British choral conductor Harry Christophers and his handpicked group the Sixteen have been around long enough that they can feel free to explore certain repertories in more detail, releasing the results on their own label, Coro. The familiarity extends to the sound environment: the group's engineers capture the vocal blend in startling detail in this recording, made at the Church of St. Alban the Martyr in London. Palestrina, with his complex but crystal-clear textures, is a composer well suited to the Sixteen's style, which is akin to that of the British cathedral choirs but more intimate, with a bit more texture in the voices. Now you get not just famous works of Palestrina, but a cycle of works (now up to volume 4, and it's not clear of what the cycle might consist -- surely not all of Palestrina's hundreds of works!) that go into greater depth. Several of the volumes thus far, including this one, have included a mass, the medium in which Palestrina displayed his most expansive architectural genius, together with a group of shorter works. It's a bit curious that the Missa O Magnum Mysterium heard here isn't accompanied by the motet on which it is based, although that motet is discussed in the booklet notes. But by listening to this release in conjunction with others in the set, you can get an idea of how Palestrina's unique sound world interacted with the structural principles in the music of his day. Several of the shorter works, too, are unusually beautiful: sample the Song of Songs settings (tracks 11-13). This is a worthwhile Palestrina release for newcomers as well as devotees of the composer who two generations ago was synonymous with Renaissance music but is lately even a bit underperformed.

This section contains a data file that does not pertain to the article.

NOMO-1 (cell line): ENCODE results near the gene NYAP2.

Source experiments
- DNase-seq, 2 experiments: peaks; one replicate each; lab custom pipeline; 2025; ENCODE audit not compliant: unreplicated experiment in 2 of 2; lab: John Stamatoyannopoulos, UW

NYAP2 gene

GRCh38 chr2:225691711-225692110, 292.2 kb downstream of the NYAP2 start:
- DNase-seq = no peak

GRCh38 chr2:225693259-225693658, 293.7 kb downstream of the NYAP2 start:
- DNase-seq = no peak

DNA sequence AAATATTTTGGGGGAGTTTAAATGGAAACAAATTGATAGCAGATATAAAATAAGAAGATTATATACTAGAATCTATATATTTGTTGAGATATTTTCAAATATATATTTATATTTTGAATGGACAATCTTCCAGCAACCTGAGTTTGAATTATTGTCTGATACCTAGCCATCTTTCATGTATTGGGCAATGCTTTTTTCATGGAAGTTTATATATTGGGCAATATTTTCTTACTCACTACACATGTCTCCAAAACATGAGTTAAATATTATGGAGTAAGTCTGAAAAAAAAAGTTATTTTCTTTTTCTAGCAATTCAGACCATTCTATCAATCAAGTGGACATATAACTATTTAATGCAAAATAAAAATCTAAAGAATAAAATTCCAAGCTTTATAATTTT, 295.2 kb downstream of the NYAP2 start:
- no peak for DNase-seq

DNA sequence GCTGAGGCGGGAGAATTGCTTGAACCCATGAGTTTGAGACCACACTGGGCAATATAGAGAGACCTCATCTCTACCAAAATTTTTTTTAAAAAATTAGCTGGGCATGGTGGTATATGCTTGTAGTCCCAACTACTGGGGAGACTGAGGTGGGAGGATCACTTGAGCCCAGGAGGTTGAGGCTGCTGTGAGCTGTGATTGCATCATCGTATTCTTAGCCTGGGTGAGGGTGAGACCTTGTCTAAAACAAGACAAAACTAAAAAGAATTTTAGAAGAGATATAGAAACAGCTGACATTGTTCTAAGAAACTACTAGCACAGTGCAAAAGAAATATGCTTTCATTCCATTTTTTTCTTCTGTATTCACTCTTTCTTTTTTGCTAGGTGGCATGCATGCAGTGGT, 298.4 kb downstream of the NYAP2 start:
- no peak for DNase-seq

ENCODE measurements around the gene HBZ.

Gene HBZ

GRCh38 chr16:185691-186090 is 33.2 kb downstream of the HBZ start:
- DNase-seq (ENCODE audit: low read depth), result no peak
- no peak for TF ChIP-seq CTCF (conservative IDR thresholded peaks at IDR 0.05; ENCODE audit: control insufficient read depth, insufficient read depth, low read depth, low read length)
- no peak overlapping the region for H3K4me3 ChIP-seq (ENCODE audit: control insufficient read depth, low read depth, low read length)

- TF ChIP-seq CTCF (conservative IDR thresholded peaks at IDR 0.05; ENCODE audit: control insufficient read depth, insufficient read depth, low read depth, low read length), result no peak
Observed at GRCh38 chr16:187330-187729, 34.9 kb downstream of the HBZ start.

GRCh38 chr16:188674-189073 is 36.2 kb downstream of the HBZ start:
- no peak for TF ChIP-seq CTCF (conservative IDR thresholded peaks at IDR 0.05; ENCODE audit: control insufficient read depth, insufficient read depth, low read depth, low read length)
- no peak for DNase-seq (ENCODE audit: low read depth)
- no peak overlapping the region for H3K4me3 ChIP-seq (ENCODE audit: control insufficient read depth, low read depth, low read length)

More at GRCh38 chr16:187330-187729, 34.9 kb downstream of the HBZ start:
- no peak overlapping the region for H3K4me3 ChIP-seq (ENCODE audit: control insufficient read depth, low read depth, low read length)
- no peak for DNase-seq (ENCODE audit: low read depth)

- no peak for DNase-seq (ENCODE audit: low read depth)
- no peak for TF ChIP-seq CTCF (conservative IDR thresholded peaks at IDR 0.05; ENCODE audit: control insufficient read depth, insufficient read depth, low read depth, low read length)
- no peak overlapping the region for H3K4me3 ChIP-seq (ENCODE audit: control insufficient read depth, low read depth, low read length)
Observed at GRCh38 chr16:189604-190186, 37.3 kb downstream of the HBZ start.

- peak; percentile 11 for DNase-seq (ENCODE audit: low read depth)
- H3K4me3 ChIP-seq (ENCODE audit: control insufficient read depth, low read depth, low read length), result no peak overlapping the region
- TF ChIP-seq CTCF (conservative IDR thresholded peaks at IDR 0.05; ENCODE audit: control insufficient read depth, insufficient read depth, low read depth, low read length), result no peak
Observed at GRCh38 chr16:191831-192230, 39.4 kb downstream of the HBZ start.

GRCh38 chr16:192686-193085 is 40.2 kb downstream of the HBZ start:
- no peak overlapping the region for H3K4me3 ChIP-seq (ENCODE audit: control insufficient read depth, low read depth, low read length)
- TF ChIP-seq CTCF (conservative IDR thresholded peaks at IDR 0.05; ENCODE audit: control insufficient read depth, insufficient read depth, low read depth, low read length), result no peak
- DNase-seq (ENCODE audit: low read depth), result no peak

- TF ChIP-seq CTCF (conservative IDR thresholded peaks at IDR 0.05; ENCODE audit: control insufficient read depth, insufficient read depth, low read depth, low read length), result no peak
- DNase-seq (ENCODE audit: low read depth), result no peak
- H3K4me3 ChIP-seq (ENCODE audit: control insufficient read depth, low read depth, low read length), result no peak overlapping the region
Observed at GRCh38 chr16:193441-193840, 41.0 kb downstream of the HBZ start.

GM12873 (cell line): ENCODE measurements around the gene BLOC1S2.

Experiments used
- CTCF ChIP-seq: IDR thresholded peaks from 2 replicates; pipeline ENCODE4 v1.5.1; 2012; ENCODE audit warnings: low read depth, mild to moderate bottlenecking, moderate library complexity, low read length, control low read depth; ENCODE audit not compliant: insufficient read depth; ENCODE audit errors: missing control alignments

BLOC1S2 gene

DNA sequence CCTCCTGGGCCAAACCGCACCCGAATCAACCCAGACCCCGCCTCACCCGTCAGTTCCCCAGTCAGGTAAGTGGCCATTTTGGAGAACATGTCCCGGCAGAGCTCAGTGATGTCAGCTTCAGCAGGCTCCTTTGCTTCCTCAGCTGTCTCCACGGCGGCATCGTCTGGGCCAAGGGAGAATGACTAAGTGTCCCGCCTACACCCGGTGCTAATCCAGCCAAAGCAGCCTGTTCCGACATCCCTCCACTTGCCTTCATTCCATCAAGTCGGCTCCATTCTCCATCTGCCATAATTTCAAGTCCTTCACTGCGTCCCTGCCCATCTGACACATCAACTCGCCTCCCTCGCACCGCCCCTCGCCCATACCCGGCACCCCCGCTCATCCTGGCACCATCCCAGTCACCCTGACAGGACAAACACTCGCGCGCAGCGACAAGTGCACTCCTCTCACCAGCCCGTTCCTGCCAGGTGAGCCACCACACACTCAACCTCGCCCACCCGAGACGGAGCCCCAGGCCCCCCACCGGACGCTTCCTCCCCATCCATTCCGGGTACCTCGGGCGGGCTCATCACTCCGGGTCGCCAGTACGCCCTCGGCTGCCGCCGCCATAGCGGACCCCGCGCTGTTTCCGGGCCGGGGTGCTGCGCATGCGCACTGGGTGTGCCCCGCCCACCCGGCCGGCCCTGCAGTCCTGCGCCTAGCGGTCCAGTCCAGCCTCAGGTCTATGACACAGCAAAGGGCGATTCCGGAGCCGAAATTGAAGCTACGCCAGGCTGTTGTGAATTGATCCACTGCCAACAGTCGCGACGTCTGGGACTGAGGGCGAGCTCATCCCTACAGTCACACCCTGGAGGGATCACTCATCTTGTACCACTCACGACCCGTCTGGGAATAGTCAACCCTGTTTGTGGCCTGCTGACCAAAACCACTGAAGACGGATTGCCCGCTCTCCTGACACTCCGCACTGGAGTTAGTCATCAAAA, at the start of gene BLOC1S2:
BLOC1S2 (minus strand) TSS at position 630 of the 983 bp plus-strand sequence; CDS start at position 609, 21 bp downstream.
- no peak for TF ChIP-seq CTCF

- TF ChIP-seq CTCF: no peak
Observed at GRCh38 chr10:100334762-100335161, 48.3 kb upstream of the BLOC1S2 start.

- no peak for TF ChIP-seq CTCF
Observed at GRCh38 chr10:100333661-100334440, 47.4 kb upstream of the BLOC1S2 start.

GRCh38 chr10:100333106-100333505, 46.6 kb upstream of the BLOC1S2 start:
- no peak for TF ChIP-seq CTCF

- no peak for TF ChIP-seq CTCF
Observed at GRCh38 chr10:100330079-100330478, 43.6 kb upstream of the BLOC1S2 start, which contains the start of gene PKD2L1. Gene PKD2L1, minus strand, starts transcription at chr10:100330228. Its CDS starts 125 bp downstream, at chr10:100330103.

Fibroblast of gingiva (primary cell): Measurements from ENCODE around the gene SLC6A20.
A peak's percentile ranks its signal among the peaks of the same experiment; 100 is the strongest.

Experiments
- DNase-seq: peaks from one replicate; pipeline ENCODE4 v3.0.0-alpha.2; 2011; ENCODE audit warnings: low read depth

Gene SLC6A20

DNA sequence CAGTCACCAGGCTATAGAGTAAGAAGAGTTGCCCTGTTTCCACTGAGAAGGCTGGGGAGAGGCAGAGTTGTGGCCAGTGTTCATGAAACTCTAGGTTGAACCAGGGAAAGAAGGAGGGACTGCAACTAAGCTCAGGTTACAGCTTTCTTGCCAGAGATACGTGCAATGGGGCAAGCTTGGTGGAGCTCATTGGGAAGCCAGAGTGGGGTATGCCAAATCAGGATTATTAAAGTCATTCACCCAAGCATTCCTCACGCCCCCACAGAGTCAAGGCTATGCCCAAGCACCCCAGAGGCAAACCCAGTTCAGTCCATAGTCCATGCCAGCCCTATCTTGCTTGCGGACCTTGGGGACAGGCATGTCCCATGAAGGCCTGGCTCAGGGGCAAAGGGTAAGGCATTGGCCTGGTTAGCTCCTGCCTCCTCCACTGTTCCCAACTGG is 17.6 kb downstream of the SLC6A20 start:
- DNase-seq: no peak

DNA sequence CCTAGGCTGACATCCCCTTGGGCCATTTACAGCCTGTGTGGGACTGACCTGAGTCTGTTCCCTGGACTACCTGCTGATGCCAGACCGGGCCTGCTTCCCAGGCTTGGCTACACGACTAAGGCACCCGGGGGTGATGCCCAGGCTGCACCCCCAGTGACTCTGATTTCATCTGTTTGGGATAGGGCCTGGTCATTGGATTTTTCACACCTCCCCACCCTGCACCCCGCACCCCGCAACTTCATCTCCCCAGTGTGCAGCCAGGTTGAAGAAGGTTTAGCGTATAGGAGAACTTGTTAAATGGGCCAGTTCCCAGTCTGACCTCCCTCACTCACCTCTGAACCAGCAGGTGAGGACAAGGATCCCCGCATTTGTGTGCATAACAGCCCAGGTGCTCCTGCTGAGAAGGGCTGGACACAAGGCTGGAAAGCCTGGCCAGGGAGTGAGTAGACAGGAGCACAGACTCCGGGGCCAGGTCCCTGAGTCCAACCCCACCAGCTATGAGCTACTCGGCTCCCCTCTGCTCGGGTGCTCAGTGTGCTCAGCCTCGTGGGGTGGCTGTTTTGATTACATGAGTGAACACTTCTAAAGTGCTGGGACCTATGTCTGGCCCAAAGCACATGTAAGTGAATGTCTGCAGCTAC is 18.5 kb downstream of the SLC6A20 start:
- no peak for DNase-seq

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AllMusic Review by James Manheim
|Missa O Magnum Mysterium|